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Geolocation is a tool we use to determine which of our offices services your area by identifying the country from which you are currently accessing our bookstore. If this is not the correct country, just change the location to the country you’re in. For further assistance, contact our office.
 

Alone Doesn't Have to Mean Lonely

by Joyce Meyer

A major problem facing many people today is loneliness. As I travel the world, I see an increasing number of people requesting help and guidance on handling loneliness in their lives. 



In the Bible God tells us we are not alone. He wants to deliver, comfort and heal us. But when people encounter painful losses in their lives, sadly, many never get over them. Sometimes when sudden tragedy occurs, the hurt seems unbearable. Without help, a sense of loneliness can actually settle on a person or family like a cloud, and it doesn't seem to go away. 

There are many causes of loneliness, but many people don't realize that they don't have to live with it. They can confront it and deal with it. Loneliness often manifests as an inner ache, a vacuum, or a craving for affection. Its side effects include feelings of emptiness, uselessness or purposelessness. 

Are you alone (independent, solitary, on your own)? Or, are you lonely (desolate, deserted, dejected due to a lack of companionship)? There is a very real difference. It’s important to realize that just because you are alone, it doesn't mean you must be lonely or lonesome. While it may not always be possible to avoid being alone, there are always answers to loneliness. Many times loneliness results from a trauma or crisis due to the death of a loved one, a divorce, or separation. When something happens that makes us realize that things are never going to be the way they once were, it often creates crisis or trauma in our lives, which can lead to a sense of loneliness and despair.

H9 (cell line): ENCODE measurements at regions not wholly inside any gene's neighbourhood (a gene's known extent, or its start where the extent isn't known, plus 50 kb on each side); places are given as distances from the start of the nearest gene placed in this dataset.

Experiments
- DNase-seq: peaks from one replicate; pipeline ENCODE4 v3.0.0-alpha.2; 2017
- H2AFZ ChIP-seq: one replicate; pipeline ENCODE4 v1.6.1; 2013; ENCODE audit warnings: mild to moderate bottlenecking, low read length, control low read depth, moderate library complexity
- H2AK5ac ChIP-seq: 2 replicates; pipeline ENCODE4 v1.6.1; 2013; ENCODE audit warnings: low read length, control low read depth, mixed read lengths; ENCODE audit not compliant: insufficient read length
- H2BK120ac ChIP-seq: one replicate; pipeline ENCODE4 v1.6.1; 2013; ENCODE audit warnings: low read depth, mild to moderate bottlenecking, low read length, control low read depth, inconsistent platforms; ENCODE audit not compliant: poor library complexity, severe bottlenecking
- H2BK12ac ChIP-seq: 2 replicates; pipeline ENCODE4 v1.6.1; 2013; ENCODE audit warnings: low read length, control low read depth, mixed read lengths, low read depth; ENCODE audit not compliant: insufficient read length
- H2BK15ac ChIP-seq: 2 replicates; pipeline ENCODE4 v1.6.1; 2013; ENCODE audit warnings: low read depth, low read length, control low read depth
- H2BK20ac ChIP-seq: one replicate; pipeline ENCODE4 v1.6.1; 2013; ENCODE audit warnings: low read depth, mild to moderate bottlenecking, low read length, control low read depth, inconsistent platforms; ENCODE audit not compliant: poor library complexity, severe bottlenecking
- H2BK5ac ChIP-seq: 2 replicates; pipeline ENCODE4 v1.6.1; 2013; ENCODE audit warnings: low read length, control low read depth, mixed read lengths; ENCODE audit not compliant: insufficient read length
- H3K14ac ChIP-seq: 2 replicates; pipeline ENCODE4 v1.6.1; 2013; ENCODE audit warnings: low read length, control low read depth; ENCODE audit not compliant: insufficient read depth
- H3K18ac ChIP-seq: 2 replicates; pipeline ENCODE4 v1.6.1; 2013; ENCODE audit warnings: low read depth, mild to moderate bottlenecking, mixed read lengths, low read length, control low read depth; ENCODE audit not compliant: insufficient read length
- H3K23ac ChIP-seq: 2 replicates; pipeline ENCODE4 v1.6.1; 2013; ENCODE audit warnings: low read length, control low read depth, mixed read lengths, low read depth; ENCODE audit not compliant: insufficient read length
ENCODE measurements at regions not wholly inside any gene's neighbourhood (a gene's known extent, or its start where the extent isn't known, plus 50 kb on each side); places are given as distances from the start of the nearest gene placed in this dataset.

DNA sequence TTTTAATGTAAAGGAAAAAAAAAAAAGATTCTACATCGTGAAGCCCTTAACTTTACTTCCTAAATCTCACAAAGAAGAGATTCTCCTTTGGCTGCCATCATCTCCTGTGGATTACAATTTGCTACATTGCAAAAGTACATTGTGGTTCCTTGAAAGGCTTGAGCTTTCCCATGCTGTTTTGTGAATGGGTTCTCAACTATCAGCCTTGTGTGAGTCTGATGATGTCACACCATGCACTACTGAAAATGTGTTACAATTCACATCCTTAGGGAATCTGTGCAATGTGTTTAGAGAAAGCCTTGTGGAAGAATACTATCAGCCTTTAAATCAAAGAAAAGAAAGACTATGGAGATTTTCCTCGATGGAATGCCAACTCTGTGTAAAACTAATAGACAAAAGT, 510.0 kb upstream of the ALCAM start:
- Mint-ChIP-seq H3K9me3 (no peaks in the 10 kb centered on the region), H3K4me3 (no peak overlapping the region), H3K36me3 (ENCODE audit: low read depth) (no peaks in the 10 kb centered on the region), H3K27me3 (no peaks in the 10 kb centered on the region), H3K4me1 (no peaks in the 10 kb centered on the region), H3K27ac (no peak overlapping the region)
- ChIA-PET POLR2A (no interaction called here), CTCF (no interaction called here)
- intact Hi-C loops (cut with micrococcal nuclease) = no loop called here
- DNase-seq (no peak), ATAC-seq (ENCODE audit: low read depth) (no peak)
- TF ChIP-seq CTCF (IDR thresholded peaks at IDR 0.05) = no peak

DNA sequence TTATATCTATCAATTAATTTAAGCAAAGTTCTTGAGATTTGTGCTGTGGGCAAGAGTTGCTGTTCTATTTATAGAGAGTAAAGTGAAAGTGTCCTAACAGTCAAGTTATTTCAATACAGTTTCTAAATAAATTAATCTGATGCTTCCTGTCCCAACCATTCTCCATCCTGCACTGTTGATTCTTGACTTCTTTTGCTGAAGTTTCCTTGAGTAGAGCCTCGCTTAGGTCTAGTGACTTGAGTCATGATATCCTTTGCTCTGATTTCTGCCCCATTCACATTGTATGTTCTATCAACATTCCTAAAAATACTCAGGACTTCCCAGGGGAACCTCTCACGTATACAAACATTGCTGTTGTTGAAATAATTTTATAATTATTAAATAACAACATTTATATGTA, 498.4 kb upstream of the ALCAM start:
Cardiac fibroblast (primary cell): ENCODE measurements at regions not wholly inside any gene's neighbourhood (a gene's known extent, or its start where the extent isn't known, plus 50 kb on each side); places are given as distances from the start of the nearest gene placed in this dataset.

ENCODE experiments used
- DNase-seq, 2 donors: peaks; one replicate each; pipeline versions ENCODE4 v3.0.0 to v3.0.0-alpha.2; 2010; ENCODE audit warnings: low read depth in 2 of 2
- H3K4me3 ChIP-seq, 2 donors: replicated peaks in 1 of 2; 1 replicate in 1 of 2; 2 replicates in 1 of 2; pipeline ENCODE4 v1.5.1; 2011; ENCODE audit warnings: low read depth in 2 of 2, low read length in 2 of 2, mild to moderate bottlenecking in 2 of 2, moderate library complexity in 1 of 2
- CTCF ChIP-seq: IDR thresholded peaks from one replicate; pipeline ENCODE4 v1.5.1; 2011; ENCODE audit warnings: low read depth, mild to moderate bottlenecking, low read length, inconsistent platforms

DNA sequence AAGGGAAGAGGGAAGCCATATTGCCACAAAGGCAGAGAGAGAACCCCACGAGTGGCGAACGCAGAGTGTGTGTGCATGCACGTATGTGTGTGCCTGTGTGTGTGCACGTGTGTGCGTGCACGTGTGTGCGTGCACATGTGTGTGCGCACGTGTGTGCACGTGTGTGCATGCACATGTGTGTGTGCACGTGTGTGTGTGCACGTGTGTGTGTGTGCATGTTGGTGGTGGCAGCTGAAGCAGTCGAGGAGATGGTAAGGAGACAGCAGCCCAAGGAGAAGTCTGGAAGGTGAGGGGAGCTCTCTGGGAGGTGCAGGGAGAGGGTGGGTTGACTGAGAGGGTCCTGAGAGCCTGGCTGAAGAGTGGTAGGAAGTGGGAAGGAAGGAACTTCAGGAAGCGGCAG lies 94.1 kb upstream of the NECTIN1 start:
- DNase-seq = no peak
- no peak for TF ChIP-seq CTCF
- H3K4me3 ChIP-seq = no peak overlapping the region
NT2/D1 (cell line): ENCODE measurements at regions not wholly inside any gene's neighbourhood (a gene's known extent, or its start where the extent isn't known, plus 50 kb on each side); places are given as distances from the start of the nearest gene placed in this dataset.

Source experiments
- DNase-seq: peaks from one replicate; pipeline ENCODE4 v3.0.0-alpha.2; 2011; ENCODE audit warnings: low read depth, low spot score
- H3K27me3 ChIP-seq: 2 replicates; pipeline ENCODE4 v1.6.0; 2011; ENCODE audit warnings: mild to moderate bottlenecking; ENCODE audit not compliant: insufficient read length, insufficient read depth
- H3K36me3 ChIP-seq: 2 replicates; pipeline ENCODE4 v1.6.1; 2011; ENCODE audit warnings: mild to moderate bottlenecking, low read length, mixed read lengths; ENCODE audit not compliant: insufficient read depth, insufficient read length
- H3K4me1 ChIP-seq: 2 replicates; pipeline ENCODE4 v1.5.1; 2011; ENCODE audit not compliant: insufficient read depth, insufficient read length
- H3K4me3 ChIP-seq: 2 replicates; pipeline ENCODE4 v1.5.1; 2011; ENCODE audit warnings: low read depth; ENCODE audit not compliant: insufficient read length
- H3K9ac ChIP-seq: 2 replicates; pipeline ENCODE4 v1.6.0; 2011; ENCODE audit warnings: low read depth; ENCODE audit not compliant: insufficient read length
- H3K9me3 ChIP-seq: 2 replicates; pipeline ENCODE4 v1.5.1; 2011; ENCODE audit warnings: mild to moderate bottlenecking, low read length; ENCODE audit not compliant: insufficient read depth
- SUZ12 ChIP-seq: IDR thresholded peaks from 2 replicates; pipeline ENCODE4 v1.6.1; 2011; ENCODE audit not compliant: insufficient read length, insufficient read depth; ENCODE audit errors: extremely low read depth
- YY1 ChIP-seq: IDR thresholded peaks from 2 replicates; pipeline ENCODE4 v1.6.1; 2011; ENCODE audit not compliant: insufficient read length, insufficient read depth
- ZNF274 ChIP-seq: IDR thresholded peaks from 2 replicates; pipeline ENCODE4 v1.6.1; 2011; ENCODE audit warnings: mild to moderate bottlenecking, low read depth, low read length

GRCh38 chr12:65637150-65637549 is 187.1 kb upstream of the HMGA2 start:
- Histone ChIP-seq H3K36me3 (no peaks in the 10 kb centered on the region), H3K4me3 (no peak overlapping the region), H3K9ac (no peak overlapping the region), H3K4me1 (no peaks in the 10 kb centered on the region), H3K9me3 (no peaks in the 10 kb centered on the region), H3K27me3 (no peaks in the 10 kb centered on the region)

Like a healing wound, the pain may be felt for a long time, but complete recovery requires daily improvement. When a physical wound refuses to heal, it indicates there’s an infection that must be dealt with. I believe the same is true of emotional wounds: the emotional part of us should heal just like the physical part of us. God gave us emotions just as He gave us physical bodies. He has provided for our emotional restoration in Him just as He has provided for it physically. While it is true that you may always miss the person or the thing that was lost, it doesn’t mean that you must suffer permanent loneliness. 

I believe there are two things anyone wishing to overcome loneliness must do: 

1. Know that God is with you all the time. In the Bible, God reminds us that He is always with us and He'll never forsake us (see Hebrews 13:5). Loneliness often leads us to ask ourselves all sorts of questions that can't be answered, such as: What if I am alone for the rest of my life? What if this pain I am feeling never goes away? What if a problem arises that I don't know how to handle on my own? What if...what if...what if...? The questions could go on and on endlessly. Chances are, you'll never be able to answer the "what ifs" in life. But as long as you know that the Lord is with you, you can be assured that He has all the answers you need. 

2. Press aggressively into a new life. Not everything in your life is over; just one part of it has ended. One season has passed and another can now begin—if you are willing to take action. Don't just passively sit and wait for something to happen or someone to come along. Go make new friends. Find someone else who is lonely and be a friend to that person. You will reap what you sow, and God will return that friendship many times over. 

Let the loneliness you feel turn into compassion for other lonely people, and then decide to do something about it!